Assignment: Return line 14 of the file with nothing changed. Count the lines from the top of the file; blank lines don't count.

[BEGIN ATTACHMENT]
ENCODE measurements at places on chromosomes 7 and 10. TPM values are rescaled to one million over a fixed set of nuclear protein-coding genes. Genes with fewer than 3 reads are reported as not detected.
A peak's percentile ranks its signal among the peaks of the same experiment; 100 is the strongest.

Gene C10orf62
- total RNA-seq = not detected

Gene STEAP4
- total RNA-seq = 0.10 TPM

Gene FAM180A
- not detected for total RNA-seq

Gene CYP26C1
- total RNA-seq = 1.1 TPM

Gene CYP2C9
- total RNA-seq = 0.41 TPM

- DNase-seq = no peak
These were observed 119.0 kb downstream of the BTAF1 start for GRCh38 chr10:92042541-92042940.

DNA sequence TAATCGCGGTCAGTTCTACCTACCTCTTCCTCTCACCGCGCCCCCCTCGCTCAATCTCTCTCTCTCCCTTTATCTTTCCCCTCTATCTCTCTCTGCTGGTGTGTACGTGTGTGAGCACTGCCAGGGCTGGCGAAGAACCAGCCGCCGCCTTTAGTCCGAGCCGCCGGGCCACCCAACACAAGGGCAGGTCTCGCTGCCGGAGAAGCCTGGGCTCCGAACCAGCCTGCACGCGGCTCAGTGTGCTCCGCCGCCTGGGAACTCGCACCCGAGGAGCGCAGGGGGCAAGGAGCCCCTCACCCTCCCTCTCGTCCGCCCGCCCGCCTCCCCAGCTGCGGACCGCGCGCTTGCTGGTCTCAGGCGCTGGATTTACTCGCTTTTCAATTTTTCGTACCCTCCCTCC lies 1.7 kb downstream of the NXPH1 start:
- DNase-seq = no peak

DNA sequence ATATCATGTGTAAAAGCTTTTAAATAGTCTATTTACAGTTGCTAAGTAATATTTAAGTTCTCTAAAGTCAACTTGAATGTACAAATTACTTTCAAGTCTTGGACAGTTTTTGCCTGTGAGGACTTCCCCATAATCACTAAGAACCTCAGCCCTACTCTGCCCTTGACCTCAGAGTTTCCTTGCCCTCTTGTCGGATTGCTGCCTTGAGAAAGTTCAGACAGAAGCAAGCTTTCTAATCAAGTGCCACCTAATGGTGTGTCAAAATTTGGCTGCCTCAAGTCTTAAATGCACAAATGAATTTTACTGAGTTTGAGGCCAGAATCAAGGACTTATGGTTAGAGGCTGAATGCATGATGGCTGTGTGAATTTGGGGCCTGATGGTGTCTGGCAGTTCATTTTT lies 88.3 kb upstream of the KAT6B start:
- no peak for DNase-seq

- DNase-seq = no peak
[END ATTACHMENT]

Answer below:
These were observed 119.0 kb downstream of the BTAF1 start for GRCh38 chr10:92042541-92042940.